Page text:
The Indian government is pushing for a new controversial directive that dictates cybersecurity and online privacy regulations that will require businesses to report data breaches within six hours or face sanctions. Last night, during a press conference, the Indian IT Minister said that the country will not reconsider these plans despite the resistance of the country’s technology sector.
IN new directive Calls on technology companies to report data breaches within six hours of the “detection of such incidents” to the Indian Computer Emergency Response Team (CERT-In) and to maintain IT and communication log files for six months.
Cloud computing and VPN services will also need to keep customers’ names and IP addresses for at least five years, even if customers terminate their accounts.
Sanctions for non-compliance with the new regulations can be high. Under the new FAQ, “any service provider, intermediary, data center, legal person or entity” who fails to provide the requested information shall be punishable by a term of imprisonment of up to one year or a fine which you can extend up to 100,000 rupees or both. ‘
IT Minister Rajiev Chandrashekhar told reporters that if technology companies do not want to comply with the CERT-In directive, they may leave India: “If you are a VPN service provider, data center or cloud computing service provider, you need to know who uses your service and for what. “If these rules are not for you, then this place is not for your business,” he said.
The directive will enter into force at the end of June.
Some VPN companies in India think the decision is too vague and too harsh. Proton VPN tweeted that “India’s new VPN regulations are an attack on privacy and threaten to put citizens under the microscope.” NordVPN says it is considering withdrawing its servers from India, while ExpressVPN says it is “fully committed” to protecting the privacy of its users.
Content from our partners
India’s new cybersecurity rules: the geopolitical context
Although ostensibly designed to reflect Western regulations and improve data confidentiality for Indians, the government may have another agenda to pass the legislation, said Emily Taylor, chief executive of cybersecurity company Oxford Information Labs. “India is the largest democracy in the world, and what we have seen in the last few years is a series of legislative and regulatory proposals that look and feel very European, but with a twist,” she said. “There’s a lot more forced background.”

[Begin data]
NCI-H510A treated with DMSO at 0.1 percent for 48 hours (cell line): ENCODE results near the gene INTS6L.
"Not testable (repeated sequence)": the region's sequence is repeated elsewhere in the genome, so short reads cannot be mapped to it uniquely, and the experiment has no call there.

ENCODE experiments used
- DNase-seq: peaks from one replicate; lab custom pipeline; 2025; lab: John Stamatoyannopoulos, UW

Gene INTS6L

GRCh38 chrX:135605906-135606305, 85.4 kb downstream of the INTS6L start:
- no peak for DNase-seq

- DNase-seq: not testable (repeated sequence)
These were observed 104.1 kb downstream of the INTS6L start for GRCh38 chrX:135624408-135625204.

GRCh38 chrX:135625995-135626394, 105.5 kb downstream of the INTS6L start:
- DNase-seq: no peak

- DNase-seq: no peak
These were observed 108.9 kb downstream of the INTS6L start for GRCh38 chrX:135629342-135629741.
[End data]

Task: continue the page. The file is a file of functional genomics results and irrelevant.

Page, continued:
Taylor continues: “He has this mix of democratic-looking laws and authoritarian instincts, or at least the possibility of abuse in an authoritarian way.” The problem is the level of access that the Indian government requires to personal data, she added. “There are no checks and balances around government action that you would expect,” Taylor explained. “So it looks and feels a bit like the GDPR, but then there’s a huge fire of data that needs to be returned to the government and a lot of civil society organizations.”
Smaller companies will not be able to comply with the elements of the directive, said Alexi Drew, a senior analyst at the RAND Europe think tank. This is important as technology start-ups make up a significant tranche of the technology landscape in India. “The type of companies that report are smaller startups, those that come up with new ideas and try to do new things, they tend not to have huge amounts of resources,” Drew said. “The type of strict data retention, reporting and governance structure that India is introducing is likely to be a major obstacle for these types of companies.
This could potentially harm India’s global position in the world of technology. “I think the effect could be that you’re just stifling the potential for Indian innovation, which may have gone in a completely unique and very valuable direction, as well as the growing internationalization of larger pre-established companies,” Drew said.
Will India’s new cybersecurity rules be implemented?
The consequences can be so great that the regulations do not last very long in this form. “I think they will have to face the reality that if they want the benefits of a growing and valuable technology industry, they will have to take things in half,” Drew added. “There will probably be flexibility. It could be in the details, it could be in the report. “
In fact, businesses may choose not to follow the directive at all, said Prateek Wagre, political director at the New Delhi-based Foundation for Internet Freedom. “Depending on how strong the repulsion is, there could potentially be a revision,” he said. “The initial statement does not seem to point in that direction, but by the time the deadline arrives, there may be some additional qualifications.”
“It is unlikely that millions of people will go to prison, but the very fact that it exists will determine the way people act and how they comply.
The new directive will challenge compliance and implementation, he continued. “Many of these things will be difficult to implement unless you have a very complex censorship or filtering infrastructure,” says Waghre. The new CERT-In may not have the budget to offer such complexity. “The distribution of the budget is not commensurate with the amount of responsibility the government places on it. And that’s another question mark, “he added.
Waghre says that whether the directive makes a difference will be reduced to “how much appetite there is to impose it”, adding: “They certainly make a fuss about implementation, but come at the end of June, when should they come into force? We will have to wait and see. “
Read more: Does the UK’s technological future lie in India?